a wanderer who has no established residence or visible means of support
“They’ll pick you right off. You got no name, no property. They’ll find you in a ditch, with the blood dried on your mouth an’ your nose. Be one little line in the paper—know what it’ll say? ‘Vagrant foun’ dead.’ An’ that’s all. You’ll see a lot of them little lines, ‘Vagrant foun’ dead.’ ”
having a quality that thrusts itself into attention
"Prominent" also means "conspicuous in position or importance"--compare this definition and example sentence to "eminent" (both come from the Latin word "minari" which means "to project"). Here, "prominent" refers to Casy's neck muscles; between two guards, he's more eminent here than when he sat between Pa and Uncle John, because he'd stuck out his neck to save Tom and the family.
Between his guards Casy sat proudly, his head up and the stringy muscles of his neck prominent.
And the hostility changed them, welded them, united them—hostility that made the little towns group and arm as though to repel an invader, squads with pick handles, clerks and storekeepers with shotguns, guarding the world against their own people.
skillful in physical movements; especially of the hands
And the girl moved about, poking the fire, shifting the rusty stove lids to make a better draft, opening the oven door; and all the time the baby sucked, and the mother shifted it deftly from arm to arm.
"Agitation" also means "a mental state of extreme emotional disturbance" (which could describe how the migrants feel about the lack of work and food) and "a state of turbulent change or development" (which is what the agitators want to happen), but in the eyes of the citizens, the agitation going on in the camp is so disturbing that they feel justified in burning down the tents.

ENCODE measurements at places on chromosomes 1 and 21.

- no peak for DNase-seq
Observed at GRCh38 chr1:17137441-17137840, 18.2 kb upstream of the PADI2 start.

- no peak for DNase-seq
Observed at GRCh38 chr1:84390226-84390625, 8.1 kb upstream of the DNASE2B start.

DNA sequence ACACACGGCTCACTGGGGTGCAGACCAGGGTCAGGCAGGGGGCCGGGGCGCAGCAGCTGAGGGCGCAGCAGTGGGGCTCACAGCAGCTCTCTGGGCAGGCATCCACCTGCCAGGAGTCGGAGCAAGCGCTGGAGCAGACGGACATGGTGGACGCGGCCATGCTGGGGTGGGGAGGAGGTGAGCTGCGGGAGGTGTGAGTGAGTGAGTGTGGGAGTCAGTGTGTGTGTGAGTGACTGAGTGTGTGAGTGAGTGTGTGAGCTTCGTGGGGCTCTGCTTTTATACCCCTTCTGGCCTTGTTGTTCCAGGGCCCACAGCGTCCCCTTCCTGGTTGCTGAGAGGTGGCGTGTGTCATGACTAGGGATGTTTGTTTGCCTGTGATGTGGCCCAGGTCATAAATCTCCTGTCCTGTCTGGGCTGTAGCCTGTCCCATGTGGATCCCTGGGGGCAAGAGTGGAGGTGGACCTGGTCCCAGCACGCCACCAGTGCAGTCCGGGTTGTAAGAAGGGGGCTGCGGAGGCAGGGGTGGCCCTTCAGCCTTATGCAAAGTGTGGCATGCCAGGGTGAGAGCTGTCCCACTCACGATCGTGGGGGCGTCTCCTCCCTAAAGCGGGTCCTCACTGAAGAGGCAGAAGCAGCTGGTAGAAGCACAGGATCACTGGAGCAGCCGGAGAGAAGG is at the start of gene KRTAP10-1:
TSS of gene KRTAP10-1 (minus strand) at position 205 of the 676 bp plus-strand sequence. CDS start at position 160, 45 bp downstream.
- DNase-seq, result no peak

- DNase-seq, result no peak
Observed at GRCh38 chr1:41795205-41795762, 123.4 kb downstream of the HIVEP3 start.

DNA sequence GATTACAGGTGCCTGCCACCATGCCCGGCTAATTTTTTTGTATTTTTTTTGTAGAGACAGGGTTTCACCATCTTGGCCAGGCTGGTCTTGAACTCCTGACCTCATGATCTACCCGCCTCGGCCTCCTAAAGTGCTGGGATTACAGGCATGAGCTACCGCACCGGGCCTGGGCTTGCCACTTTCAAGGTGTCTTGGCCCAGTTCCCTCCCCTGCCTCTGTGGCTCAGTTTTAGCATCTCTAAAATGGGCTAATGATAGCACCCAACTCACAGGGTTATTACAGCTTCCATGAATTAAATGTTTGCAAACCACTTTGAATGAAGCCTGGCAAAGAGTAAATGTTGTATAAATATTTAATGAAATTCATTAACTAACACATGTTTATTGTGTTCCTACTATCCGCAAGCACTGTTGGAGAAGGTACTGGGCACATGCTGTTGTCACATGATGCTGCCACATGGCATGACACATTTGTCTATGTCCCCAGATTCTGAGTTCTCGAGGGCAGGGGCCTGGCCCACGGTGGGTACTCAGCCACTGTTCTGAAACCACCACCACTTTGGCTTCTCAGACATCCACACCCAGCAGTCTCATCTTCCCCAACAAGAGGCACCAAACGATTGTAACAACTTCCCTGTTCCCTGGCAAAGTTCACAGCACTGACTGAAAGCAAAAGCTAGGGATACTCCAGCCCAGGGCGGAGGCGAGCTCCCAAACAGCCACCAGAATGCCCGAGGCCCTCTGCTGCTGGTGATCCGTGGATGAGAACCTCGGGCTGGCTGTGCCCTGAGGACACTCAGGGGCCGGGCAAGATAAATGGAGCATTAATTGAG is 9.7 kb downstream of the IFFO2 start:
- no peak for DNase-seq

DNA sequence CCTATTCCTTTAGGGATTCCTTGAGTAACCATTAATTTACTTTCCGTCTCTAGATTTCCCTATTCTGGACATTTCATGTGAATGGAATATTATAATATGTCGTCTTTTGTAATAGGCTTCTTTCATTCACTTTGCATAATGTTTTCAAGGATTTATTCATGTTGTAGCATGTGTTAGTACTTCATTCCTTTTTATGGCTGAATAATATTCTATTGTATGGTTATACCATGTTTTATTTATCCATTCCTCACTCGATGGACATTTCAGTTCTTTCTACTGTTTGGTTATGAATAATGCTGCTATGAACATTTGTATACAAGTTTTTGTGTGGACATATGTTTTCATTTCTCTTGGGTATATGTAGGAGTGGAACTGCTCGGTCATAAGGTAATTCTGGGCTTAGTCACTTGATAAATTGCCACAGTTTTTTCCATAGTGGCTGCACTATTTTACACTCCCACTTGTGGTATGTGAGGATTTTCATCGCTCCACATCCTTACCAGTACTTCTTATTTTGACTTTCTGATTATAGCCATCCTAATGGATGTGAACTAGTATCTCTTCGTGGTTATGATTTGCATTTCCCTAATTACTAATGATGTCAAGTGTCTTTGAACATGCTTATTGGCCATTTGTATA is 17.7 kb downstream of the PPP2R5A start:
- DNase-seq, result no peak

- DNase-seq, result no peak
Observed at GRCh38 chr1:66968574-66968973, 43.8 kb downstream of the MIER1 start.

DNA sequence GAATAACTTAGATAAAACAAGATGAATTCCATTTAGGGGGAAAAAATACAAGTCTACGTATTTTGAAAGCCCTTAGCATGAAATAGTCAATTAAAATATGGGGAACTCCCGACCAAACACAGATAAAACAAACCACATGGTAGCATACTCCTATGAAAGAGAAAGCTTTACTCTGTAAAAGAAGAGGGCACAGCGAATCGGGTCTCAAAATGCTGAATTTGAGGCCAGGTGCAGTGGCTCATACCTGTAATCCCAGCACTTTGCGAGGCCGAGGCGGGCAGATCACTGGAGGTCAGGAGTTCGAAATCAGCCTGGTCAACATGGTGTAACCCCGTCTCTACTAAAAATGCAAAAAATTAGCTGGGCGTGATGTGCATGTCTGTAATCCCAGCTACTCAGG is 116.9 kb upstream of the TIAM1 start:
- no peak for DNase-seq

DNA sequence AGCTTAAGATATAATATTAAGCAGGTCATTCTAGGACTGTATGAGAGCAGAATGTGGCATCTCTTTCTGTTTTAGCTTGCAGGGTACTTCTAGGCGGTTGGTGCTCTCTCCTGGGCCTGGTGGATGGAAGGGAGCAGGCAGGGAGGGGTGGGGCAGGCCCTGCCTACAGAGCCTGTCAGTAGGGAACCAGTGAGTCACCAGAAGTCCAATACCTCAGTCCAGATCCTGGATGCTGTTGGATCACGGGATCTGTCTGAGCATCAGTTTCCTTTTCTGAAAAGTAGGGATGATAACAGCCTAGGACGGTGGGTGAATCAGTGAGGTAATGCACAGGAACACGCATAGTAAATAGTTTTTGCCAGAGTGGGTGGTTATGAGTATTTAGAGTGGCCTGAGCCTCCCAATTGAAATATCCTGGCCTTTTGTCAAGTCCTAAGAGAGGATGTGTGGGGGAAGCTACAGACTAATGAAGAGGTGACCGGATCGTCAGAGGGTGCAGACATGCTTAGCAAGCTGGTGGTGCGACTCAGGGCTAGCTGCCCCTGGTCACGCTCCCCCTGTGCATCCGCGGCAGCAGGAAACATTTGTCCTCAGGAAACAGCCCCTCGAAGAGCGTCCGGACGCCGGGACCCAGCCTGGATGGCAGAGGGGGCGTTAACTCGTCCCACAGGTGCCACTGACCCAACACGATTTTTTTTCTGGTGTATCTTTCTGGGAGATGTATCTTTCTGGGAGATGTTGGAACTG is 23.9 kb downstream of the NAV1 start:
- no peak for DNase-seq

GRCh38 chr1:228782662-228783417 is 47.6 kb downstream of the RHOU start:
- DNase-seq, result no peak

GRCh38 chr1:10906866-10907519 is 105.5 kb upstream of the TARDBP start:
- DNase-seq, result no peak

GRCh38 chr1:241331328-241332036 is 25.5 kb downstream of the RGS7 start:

Last night a band of citizens, infuriated at the agitation going on in a local squatters’ camp, burned the tents to the ground and warned agitators to get out of the county.
This treacherous tattling emphasizes the conflicted relationship between the youngest Joad siblings. It also foreshadows a later scene: here, Ruthie is intentionally acting like a traitor, yet the consequence is Ma's laughter; later, she unintentionally betrays the family's trust in her, and the consequence is that Ma has to let Tom go (which actually helps Tom and the union movement).
“Me an’ Winfiel’,” she said; and then, treacherously, “Winfiel’, he bust a toilet.”
having rugged physical strength; inured to fatigue or hardships
"Stout" also means "fat" (although this adjective is paired with "small" the same woman is later described as "plump"). Another definition of "stout" is "dependable"--this doesn't fit the physical descriptions, but it describes an expectation for the women serving on the Ladies' Committee at the government camp.
There could be no doubt that it was the committee; three ladies, washed, dressed in their best clothes: a lean woman with stringy hair and steel-rimmed glasses, a small stout lady with curly gray hair and a small sweet mouth, and a mammoth lady, big of hock and buttock, big of breast, muscled like a dray-horse, powerful and sure.
"Veneration" means "a feeling of profound respect for someone or something"--especially compared to Al's veneration of Tom for killing a man, Jesse's almost reverential tone for a flushing toilet is comical. Both characters' attitudes reveal their lack of experience and wealth.
Jessie’s voice became almost reverential. “You ever used this here kind?” she asked, and pointed to the toilets.
"Bristle" also means "react in an offended or angry manner" and "rise up as in fear"--the example sentence uses the word as an adjective to physically describe Black Hat's chin, but the verb definitions could describe how Black Hat is reacting to Pa's declaration that he can't feed his family with no money, so he plans to take the job for 20 cents an hour.
Black Hat raised his head, and his bristled chin showed in the light, and his stringy neck where the whiskers lay flat like fur. “Yeah!” he said bitterly. “You’ll do that. An’ I’m a two-bit man. You’ll take my job for twenty cents. An’ then I’ll git hungry an’ I’ll take my job back for fifteen. Yeah! You go right on an’ do her.”